The fact is that we at the same time are going through a migration phase and are adjusting ourselves to be marked oriented. It is interesting to observe that similar changes pass off as well in developed countries, as in developing countries and countries in transition.

"Best practice studies" of actual developments concerning spatial information in public organizations and/or agencies would show:

  • dependence between the way we organize our business and time for implementation,
  • dependence between the way we organize ourselves and costs,
  • transparency inside the organization discourage sub-optimizing.

The different organizations do not have to go through all the phases. Many starts with letting one or more technicians purchase equipment for digitalisation and conversion of data. In those cases there is great risk that the technicians afterwards will sub-optimize in order to protect their own position of power.

The organizations would develop faster if they changed the focus from production to utilization. The best would be to start with developing a strategy for the future use of data and information. Presumably it would be more profitable to outsource establishment and conversion.

3. REALIZED DEVELOPMENTS

With another simple model I will illustrate some realized and some foreseeable courses of events and/or developments. Developments that support my assertion on need for changes in and introduction of new competence.

The model is so general and robust that it can be used as well on one organization with several departments as on a number of institutions independent of the stage of development.

The horizontal axis illustrates the migration where focus change from data to information. The goal is to become a member of the Information Community, the situation represented with the top-right box. For many it is surprisingly hard to become an ordinary member of the elite, the information community. Some try to take a short cut. Unfortunately they must accept that short cuts often results in extra work.

It is quite normal to move horizontal from left to right in the boxes at the bottom of the model.

As soon as the organization has finished the creation of digital data, or even before, they wish to create information and at the same time make the information available, at least in house.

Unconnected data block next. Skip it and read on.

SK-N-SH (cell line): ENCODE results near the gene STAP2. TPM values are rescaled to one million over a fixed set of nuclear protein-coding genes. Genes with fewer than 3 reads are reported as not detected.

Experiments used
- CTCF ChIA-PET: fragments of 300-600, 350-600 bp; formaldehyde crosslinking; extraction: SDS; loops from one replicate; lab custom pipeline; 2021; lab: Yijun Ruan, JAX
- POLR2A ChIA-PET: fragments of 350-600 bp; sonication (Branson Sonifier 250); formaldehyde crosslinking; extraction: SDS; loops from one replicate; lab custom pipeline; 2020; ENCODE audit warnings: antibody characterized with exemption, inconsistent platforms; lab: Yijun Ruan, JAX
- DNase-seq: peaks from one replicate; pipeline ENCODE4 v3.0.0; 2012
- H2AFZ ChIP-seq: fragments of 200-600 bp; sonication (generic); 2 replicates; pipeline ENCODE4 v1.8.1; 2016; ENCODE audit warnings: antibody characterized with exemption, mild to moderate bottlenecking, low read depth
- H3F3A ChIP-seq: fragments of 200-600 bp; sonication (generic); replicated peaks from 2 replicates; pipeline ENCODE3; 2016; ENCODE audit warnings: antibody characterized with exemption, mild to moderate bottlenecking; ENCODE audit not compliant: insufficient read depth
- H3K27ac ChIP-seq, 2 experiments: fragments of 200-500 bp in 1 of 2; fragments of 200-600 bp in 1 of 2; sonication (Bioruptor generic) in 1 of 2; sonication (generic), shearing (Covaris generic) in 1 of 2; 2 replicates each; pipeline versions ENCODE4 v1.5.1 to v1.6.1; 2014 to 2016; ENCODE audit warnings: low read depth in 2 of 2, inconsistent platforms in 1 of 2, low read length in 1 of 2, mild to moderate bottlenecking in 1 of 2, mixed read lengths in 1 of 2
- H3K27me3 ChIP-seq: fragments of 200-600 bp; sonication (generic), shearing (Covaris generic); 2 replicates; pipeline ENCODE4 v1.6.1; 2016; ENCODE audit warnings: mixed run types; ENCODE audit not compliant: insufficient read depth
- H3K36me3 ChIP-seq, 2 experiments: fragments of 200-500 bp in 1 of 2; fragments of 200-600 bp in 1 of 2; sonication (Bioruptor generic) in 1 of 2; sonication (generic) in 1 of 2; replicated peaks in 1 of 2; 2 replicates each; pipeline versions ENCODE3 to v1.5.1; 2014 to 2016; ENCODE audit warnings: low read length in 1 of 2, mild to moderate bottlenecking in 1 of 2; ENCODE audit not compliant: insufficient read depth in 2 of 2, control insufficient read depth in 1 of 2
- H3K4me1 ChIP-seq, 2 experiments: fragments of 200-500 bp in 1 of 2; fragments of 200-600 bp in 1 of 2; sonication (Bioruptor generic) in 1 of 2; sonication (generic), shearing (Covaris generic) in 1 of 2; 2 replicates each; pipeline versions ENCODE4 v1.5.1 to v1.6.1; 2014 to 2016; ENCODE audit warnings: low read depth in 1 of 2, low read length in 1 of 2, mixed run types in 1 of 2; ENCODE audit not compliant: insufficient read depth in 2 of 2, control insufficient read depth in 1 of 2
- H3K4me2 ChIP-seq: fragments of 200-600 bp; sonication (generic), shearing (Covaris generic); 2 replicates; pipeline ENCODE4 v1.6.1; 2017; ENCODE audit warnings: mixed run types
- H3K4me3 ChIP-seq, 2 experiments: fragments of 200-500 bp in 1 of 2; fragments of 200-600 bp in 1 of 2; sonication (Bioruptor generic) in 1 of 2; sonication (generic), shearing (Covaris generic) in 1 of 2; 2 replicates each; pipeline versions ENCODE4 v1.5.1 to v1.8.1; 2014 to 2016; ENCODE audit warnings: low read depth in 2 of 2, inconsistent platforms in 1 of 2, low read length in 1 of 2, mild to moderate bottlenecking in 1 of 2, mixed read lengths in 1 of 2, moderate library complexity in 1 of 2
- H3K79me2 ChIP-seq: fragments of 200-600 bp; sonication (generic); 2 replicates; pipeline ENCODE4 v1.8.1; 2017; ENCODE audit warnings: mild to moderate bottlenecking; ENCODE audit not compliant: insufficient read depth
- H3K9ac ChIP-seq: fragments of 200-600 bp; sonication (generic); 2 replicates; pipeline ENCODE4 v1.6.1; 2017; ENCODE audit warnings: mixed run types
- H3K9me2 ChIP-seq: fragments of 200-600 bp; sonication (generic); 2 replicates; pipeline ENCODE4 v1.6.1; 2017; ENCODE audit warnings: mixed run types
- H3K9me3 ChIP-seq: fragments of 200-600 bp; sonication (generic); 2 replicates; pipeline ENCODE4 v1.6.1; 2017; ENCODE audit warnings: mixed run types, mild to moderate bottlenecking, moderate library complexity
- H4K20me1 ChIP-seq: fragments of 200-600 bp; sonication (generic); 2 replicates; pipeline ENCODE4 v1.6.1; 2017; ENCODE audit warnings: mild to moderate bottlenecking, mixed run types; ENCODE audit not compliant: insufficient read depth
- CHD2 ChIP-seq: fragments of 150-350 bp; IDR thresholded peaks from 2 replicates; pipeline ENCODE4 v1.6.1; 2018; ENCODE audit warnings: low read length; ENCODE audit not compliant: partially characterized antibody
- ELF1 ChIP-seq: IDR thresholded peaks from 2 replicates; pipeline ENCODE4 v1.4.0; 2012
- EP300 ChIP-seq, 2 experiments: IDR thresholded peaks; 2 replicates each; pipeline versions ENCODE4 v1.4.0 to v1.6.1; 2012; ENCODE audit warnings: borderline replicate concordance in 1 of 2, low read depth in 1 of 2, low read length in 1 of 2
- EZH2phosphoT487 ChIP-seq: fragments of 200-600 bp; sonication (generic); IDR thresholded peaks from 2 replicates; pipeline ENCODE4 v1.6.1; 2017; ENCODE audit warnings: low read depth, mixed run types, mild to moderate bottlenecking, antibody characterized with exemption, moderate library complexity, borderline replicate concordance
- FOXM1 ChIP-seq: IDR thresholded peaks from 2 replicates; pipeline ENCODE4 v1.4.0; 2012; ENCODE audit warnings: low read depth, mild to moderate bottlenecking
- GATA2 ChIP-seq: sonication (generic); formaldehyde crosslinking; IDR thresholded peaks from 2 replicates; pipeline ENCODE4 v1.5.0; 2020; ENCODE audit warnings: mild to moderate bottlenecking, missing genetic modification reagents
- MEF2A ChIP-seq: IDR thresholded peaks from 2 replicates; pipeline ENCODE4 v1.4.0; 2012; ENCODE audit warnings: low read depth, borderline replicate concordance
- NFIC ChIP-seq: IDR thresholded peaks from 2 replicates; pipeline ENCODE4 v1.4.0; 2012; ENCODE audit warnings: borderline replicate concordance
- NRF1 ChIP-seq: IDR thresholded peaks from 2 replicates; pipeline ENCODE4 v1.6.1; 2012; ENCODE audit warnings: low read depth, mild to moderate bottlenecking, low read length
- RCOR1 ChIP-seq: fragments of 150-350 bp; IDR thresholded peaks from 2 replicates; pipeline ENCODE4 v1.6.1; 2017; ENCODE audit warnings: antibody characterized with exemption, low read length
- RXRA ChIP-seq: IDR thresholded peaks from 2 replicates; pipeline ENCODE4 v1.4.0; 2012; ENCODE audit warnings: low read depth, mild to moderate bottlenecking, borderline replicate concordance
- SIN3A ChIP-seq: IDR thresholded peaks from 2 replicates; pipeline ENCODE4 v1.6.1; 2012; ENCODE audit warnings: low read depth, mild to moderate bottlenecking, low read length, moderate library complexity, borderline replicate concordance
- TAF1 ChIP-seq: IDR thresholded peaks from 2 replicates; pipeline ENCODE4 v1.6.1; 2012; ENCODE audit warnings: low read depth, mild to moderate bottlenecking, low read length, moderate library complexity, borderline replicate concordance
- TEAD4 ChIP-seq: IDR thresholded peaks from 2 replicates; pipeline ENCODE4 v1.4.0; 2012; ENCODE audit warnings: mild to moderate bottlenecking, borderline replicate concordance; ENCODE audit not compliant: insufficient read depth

Often the skilled technicians, who have been responsible for the establishment or conversion-phase, want to crown the achievement a web-solution. At the first glance the results are elegant, but in reality they are only useful in-house. Because the background is a data island they have create a new island, an information island.

After a short while users outside the organization would like to use your information together with data from others. But it is not that easy to follow a vertical track from information-islands to information-communities. Quite normally it is difficult and often impossible to combine information from different sources.

The most efficient action is to step back to the data-island and start to negotiate with the organizations you would like to co-operate with. We need to create harmony between the different data-sources. We must create an infrastructure for spatial data.

This is not a job for inveterate technicians or GIS nerds. Instead we need people in the arena with political and organizational flair. People with knowledge on human nature

and handling of information will create the vertical left track from data-islands to data-communities. They will establish the background for creating the data communities.

With the data-communities as the necessary back-bone it is possible to create information that fulfils the needs of the different users. We can follow the horizontal track from the left to the right in the upper row.

4. SPATIAL DATA/INFORMATION INFRASTRUCTURE